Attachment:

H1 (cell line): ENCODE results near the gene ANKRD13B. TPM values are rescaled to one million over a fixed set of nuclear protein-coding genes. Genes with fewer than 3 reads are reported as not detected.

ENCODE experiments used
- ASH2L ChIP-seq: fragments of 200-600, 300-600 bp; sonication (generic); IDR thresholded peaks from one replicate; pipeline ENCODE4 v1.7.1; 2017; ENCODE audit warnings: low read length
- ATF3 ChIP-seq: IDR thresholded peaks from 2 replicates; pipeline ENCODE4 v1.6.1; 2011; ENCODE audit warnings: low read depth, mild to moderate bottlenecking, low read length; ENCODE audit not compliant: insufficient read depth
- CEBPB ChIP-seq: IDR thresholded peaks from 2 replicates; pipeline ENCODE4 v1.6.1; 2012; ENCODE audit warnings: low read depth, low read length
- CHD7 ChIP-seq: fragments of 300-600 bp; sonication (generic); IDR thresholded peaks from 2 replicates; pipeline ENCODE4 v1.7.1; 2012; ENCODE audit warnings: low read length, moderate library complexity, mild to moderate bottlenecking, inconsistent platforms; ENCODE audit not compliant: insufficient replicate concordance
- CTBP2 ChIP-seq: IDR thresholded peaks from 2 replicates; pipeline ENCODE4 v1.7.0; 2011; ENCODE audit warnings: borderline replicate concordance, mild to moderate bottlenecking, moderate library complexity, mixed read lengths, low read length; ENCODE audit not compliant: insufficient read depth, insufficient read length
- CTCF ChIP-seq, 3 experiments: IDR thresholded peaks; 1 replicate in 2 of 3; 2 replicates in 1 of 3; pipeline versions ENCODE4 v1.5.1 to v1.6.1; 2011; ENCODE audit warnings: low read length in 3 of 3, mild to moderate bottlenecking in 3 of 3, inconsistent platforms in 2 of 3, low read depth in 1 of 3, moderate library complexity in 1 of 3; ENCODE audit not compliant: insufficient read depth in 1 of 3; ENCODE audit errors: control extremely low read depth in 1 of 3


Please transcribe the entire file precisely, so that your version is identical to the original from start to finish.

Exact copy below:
H1 (cell line): ENCODE results near the gene ANKRD13B. TPM values are rescaled to one million over a fixed set of nuclear protein-coding genes. Genes with fewer than 3 reads are reported as not detected.

ENCODE experiments used
- ASH2L ChIP-seq: fragments of 200-600, 300-600 bp; sonication (generic); IDR thresholded peaks from one replicate; pipeline ENCODE4 v1.7.1; 2017; ENCODE audit warnings: low read length
- ATF3 ChIP-seq: IDR thresholded peaks from 2 replicates; pipeline ENCODE4 v1.6.1; 2011; ENCODE audit warnings: low read depth, mild to moderate bottlenecking, low read length; ENCODE audit not compliant: insufficient read depth
- CEBPB ChIP-seq: IDR thresholded peaks from 2 replicates; pipeline ENCODE4 v1.6.1; 2012; ENCODE audit warnings: low read depth, low read length
- CHD7 ChIP-seq: fragments of 300-600 bp; sonication (generic); IDR thresholded peaks from 2 replicates; pipeline ENCODE4 v1.7.1; 2012; ENCODE audit warnings: low read length, moderate library complexity, mild to moderate bottlenecking, inconsistent platforms; ENCODE audit not compliant: insufficient replicate concordance
- CTBP2 ChIP-seq: IDR thresholded peaks from 2 replicates; pipeline ENCODE4 v1.7.0; 2011; ENCODE audit warnings: borderline replicate concordance, mild to moderate bottlenecking, moderate library complexity, mixed read lengths, low read length; ENCODE audit not compliant: insufficient read depth, insufficient read length
- CTCF ChIP-seq, 3 experiments: IDR thresholded peaks; 1 replicate in 2 of 3; 2 replicates in 1 of 3; pipeline versions ENCODE4 v1.5.1 to v1.6.1; 2011; ENCODE audit warnings: low read length in 3 of 3, mild to moderate bottlenecking in 3 of 3, inconsistent platforms in 2 of 3, low read depth in 1 of 3, moderate library complexity in 1 of 3; ENCODE audit not compliant: insufficient read depth in 1 of 3; ENCODE audit errors: control extremely low read depth in 1 of 3